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B1 Preliminary for Schools

Exam format

B1 Preliminary for Schools is made up of three papers developed to test students’ English skills. You can see exactly what’s in each paper below.

Paper

Content

Marks (% of total)

Purpose

Reading and Writing
(1 hour 30 minutes)
See sample paper

9 parts/ 56 questions

50%

Shows a student can understand simple written information such as signs, brochures, newspapers and magazines. They will also have to fill gaps in simple sentences and write a short message or note.

Listening
(36 minutes including 6 minutes' transfer time)
See sample paper

4 parts/ 25 questions

25%

Students need to show they can understand the meaning of a range of recorded spoken material, including announcements, interviews and discussions about everyday life. They will also need to be able to understand the attitudes and intentions of the speakers.

Speaking
(10–12 minutes per pair of candidates)
See sample paper

4 parts/ 56 questions

25%

Students take part in a conversation, asking and answering questions, and talking freely about their likes and dislikes. They take the Speaking test with another candidate or in a group of three.

What’s in the Reading and Writing paper?

The B1 Preliminary for Schools Reading and Writing paper has five parts for Reading and three parts for Writing. There are different types of text and questions.

Summary

Time allowed:

1 hour 30 minutes

Number of parts:

Reading: 5; Writing: 3 

Number of questions:

Reading: 35; Writing: 7

Marks:

50% of total

Reading Part 1 (Multiple choice)

What's in Part 1?

Five very short texts (they may be signs and messages, postcards, notes, emails, labels, etc.). Students have to read them and answer a question choosing one of the three options (A, B or C). 

What does the student have to practise?

Reading notices and other short texts to understand the main message.

How many questions are there?

How many marks are there?

One mark for each correct answer.

Reading Part 2 (Matching)

What's in Part 2?

Five short descriptions of people and eight short texts to read. Students have to match each person to a text.

What does the student have to practise?

Reading a lot of short texts to find specific information.

How many questions are there?

How many marks are there?

One mark for each correct answer. 

Reading Part 3 (True/False)

What's in Part 3?

A long text and 10 sentences about the text. Students have to read the text and say if each sentence is true or false.

What does the student have to practise?

Reading a text quickly to find some information.

How many questions are there?

10

How many marks are there?

One mark for each correct answer.

Reading Part 4 (Multiple choice)

What's in Part 4?

A long text and five questions. Students have to read the text and choose the right answer (A, B, C or D) for each of the five questions.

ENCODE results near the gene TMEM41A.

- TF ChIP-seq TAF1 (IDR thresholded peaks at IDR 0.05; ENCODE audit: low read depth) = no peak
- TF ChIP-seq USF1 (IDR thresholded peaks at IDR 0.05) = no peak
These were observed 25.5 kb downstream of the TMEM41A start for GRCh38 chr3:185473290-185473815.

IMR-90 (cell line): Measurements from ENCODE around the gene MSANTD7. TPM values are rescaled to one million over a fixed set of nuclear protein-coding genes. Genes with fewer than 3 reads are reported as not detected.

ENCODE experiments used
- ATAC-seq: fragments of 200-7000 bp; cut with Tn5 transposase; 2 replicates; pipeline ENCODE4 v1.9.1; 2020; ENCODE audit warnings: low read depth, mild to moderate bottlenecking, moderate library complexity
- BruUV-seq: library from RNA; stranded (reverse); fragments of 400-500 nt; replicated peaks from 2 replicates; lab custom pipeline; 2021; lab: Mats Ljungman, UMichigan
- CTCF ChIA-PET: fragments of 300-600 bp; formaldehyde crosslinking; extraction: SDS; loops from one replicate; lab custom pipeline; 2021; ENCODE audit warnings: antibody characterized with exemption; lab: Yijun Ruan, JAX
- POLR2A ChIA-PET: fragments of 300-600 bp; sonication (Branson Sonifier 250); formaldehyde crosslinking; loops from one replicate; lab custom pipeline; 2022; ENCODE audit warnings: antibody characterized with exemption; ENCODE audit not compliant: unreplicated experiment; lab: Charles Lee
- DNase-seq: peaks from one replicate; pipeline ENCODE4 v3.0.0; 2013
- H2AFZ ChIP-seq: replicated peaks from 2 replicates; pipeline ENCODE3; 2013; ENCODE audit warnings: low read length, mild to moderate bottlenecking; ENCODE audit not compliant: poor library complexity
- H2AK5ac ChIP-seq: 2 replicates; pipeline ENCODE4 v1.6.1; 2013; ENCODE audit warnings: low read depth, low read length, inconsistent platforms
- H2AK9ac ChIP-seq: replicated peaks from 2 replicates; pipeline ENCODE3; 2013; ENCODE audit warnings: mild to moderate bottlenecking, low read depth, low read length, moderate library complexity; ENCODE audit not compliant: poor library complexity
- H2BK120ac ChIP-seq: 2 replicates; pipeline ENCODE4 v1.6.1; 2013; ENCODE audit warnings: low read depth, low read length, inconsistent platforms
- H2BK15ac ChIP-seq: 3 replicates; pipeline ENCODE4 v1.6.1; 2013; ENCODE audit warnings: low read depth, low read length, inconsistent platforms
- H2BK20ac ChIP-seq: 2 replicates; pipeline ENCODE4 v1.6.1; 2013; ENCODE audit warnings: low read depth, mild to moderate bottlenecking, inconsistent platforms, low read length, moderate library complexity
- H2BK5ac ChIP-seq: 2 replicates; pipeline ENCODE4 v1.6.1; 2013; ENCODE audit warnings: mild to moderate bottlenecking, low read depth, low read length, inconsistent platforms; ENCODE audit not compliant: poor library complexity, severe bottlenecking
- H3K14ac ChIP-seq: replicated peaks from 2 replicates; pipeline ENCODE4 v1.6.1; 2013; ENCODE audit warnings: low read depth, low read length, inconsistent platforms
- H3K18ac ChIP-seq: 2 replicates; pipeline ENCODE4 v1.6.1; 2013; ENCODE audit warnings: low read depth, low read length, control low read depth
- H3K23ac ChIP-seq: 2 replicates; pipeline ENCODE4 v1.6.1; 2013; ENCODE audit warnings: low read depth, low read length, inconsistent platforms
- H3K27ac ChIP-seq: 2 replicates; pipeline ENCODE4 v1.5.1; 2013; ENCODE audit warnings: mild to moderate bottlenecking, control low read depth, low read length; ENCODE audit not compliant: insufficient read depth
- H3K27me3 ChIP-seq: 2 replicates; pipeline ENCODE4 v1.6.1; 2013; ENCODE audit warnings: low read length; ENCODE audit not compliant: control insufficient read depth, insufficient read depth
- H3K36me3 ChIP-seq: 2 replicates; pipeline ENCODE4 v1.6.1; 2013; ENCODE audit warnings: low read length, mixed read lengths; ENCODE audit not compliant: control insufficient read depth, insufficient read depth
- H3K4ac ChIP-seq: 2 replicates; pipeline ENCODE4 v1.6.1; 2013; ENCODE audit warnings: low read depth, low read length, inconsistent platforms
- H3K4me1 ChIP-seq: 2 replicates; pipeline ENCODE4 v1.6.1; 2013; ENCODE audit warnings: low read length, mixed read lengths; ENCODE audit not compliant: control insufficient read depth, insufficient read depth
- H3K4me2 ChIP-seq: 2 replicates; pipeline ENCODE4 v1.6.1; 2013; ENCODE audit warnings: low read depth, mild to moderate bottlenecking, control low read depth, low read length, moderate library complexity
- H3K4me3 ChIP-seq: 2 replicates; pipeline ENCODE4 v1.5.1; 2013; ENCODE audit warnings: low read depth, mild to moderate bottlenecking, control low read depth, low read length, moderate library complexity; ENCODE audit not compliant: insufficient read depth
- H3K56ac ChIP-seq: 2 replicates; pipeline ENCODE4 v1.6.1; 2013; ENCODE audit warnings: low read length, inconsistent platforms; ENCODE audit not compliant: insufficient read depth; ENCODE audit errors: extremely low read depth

What does the student have to practise?

Reading to understand the detail of a text.

How many questions are there?

How many marks are there?

One mark for each correct answer.

Reading Part 5 (Multiple-choice cloze)

What's in Part 5?

A short text with 10 numbered spaces. Each space represents a missing word and students have to choose the right answer from a choice of four (A, B, C or D). 

What does the student have to practise?

Understanding vocabulary and grammar.

How many questions are there?

10 

How many marks are there?

One mark for each correct answer.

Writing Part 1 (Sentence transformations)

What's in Part 1?

Five questions which are all about the same theme. For each question there is one complete sentence and a second sentence which has a missing word or words. Students have to complete the second sentence so that it means the same as the first sentence.

What does the student have to practise?

How to say the same thing in different ways in English, e.g. ‘not warm enough’ means the same as ‘too cold’.

How many questions are there?

How many marks are there?

One mark for each correct answer.

Writing Part 2 (Communicative message) (Open cloze)

What's in Part 2?

The instructions tell students who to write to and what they should write (a postcard, note, email, etc.).

What does the student have to practise?

Writing short messages.

How many questions are there?

1

How many words does the student have to write?

35–45 words

How many marks are there?

This question has a total of 5 marks.

Writing Part 3 (Continuous writing)

What's in Part 3?

Students have a choice of two questions: an informal letter (for example, to a friend) or a story.

What does the student have to practise?

Writing letters and stories.

How many questions are there?

1

How many words does the student have to write?

About 100 words

How many marks are there?

This question has a total of 15 marks.